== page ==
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Short poem

Thomas Carew (1595?-by 1640)

Disdain Returned

              1He that loves a rosy cheek,
              2      Or a coral lip admires,
              3Or from star-like eyes doth seek
              4      Fuel to maintain his fires;
              5As old Time makes these decay,
              6So his flames must waste away.

              7But a smooth and steadfast mind,
              8      Gentle thoughts and calm desires,
              9Hearts with equal love combin'd,
            10      Kindle never-dying fires.
            11Where these are not, I despise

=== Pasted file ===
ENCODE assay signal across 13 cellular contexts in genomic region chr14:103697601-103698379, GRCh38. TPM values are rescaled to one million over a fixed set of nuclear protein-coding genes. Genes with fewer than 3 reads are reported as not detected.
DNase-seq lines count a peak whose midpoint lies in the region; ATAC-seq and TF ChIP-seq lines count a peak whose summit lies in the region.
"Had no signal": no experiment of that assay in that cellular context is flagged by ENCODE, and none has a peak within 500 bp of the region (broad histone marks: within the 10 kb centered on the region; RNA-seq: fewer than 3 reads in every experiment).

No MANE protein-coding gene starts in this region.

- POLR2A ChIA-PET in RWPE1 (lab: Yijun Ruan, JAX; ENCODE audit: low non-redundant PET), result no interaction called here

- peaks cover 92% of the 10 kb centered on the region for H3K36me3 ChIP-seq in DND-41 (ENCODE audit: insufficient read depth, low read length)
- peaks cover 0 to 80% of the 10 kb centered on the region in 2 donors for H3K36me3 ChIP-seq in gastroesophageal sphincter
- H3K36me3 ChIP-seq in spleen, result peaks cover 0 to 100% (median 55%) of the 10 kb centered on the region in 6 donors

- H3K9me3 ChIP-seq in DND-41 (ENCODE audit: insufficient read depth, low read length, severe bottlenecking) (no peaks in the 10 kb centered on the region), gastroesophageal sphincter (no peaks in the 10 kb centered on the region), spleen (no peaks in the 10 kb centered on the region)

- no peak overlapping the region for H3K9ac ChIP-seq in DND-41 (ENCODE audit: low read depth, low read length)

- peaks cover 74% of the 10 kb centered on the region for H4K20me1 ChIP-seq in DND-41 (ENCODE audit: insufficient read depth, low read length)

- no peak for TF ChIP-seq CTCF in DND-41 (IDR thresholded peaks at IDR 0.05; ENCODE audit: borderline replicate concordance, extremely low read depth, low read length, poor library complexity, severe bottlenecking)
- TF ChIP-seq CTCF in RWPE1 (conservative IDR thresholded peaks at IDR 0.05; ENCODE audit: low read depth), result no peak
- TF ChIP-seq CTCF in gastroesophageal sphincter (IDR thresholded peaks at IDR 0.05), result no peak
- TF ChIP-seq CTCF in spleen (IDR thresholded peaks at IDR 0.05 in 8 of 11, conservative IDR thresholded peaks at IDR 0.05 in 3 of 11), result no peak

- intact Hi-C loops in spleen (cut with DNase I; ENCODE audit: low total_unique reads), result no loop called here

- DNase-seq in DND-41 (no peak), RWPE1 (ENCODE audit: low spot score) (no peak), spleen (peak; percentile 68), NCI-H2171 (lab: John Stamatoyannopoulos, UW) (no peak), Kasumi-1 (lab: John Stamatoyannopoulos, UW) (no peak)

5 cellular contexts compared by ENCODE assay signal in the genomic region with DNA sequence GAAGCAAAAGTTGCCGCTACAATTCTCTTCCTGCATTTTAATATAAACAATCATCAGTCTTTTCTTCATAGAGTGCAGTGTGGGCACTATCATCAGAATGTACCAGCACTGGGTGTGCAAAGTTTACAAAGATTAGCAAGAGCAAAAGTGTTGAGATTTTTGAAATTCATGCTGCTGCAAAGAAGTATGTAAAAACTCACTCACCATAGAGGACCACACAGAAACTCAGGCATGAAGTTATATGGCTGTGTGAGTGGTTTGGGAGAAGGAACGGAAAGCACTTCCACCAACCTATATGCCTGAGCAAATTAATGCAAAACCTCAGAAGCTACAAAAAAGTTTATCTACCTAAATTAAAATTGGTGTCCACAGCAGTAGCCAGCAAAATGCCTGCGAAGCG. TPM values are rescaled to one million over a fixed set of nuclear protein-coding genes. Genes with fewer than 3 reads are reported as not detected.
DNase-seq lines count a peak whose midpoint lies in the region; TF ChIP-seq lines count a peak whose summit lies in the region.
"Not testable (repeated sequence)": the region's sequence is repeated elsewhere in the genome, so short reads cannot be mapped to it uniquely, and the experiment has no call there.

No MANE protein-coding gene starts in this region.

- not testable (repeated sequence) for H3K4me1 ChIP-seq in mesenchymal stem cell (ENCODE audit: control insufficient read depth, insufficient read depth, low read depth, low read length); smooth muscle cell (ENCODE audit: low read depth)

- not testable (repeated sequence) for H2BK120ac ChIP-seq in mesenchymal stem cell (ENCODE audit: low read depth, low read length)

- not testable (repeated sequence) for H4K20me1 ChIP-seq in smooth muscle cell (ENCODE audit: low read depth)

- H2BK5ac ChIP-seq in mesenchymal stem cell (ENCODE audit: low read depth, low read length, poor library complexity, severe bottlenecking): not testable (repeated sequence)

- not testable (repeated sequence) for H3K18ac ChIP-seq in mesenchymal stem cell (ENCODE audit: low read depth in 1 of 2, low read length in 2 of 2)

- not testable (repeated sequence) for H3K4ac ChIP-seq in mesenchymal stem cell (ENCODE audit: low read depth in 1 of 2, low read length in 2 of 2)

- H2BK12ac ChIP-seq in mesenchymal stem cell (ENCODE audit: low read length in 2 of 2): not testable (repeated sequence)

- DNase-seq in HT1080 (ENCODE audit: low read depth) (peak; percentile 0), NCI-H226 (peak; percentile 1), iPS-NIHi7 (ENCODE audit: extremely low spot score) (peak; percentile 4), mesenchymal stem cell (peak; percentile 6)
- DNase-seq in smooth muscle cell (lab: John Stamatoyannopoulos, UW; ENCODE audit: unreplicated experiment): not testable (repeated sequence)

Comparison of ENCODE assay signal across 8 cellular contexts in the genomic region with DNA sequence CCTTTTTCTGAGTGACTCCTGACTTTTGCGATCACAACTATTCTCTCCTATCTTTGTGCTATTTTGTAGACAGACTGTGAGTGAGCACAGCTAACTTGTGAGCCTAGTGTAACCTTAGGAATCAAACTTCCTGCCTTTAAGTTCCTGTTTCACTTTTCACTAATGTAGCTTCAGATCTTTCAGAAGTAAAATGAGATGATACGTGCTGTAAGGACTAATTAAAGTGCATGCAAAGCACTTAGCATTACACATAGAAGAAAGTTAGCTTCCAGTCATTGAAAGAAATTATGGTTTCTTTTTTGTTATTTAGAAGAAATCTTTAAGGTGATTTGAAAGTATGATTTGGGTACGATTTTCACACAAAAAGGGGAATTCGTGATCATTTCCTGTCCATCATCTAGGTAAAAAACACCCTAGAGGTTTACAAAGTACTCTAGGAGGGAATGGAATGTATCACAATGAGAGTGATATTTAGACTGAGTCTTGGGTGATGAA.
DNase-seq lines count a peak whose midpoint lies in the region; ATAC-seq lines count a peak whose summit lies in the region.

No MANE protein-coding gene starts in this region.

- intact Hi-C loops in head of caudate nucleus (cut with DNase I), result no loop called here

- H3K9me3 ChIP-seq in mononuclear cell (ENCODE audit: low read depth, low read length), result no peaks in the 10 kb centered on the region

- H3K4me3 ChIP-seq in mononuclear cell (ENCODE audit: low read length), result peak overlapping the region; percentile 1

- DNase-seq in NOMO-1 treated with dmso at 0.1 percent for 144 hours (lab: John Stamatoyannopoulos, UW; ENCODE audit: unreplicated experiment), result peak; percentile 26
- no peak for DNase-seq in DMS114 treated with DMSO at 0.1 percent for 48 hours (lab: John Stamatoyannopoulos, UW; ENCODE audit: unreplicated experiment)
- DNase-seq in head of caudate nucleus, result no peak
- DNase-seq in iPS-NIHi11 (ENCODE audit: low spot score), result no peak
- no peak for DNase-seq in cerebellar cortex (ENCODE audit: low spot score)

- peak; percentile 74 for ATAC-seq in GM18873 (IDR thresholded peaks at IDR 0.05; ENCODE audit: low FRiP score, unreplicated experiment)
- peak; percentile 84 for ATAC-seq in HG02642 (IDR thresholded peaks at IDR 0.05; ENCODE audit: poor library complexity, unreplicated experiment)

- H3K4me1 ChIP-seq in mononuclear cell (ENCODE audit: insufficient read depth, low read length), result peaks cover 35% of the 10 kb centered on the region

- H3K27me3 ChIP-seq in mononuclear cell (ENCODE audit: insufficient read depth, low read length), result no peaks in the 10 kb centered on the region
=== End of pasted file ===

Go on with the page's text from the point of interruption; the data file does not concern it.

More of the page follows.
12Lovely cheeks, or lips, or eyes.

            13No tears, Celia, now shall win
            14      My resolv'd heart to return;
            15I have search'd thy soul within,
            16      And find nought, but pride, and scorn;
            17I have learn'd thy arts, and now
            18Can disdain as much as thou.
            19Some power, in my revenge, convey
            20That love to her I cast away.


1] The first two stanzas were first published in W. Porter's Madrigals and Airs, 632.

Online text copyright © 2005, Ian Lancashire for the Department of English, University of Toronto.
Published by the Web Development Group, Information Technology Services, University of Toronto Libraries.

Original text: Thomas Carew, Poems (J. D. for T. Walkley, 1640). STC 4620.
First publication date: 1640
RPO poem editor: N. J. Endicott
RP edition: 3RP 1.218-19.
Recent editing: 4:2002/2/6

Rhyme: ababcc

Other poems by Thomas Carew